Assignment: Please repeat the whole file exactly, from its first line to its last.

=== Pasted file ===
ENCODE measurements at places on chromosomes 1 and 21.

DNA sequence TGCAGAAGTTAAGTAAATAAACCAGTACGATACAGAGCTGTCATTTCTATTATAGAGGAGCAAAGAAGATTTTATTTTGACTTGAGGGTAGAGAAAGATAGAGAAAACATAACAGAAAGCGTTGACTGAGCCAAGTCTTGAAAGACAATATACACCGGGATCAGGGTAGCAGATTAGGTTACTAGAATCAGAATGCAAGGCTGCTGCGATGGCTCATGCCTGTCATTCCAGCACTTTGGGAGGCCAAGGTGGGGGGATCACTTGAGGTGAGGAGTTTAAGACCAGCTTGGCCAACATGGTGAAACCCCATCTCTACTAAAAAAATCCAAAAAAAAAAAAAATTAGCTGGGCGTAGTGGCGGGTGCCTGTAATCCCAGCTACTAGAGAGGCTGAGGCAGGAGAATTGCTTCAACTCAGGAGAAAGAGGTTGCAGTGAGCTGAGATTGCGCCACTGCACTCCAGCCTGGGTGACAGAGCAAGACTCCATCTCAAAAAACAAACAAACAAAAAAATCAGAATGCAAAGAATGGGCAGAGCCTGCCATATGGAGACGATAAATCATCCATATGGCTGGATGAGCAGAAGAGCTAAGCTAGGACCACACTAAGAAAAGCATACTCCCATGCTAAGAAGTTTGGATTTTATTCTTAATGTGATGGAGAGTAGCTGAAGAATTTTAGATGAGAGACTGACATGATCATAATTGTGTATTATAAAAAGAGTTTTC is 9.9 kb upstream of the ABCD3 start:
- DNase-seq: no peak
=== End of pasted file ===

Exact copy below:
ENCODE measurements at places on chromosomes 1 and 21.

DNA sequence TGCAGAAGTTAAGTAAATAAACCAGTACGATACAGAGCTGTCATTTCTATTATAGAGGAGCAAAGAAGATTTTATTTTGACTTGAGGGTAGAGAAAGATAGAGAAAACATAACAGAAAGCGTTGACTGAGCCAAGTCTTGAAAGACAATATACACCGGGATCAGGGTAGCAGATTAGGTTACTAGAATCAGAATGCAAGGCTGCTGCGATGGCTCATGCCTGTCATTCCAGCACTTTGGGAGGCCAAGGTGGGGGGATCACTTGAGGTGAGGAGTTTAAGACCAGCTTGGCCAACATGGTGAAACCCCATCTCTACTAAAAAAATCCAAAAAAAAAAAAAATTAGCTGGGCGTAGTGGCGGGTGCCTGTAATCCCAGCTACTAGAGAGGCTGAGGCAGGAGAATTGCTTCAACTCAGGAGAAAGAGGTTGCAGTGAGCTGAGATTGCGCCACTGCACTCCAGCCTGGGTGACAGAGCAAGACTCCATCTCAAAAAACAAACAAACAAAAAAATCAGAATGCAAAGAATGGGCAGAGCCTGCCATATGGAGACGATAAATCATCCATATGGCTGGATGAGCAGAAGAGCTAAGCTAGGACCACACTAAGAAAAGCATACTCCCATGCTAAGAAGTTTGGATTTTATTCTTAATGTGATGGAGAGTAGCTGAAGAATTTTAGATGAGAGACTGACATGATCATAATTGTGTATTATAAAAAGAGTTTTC is 9.9 kb upstream of the ABCD3 start:
- DNase-seq: no peak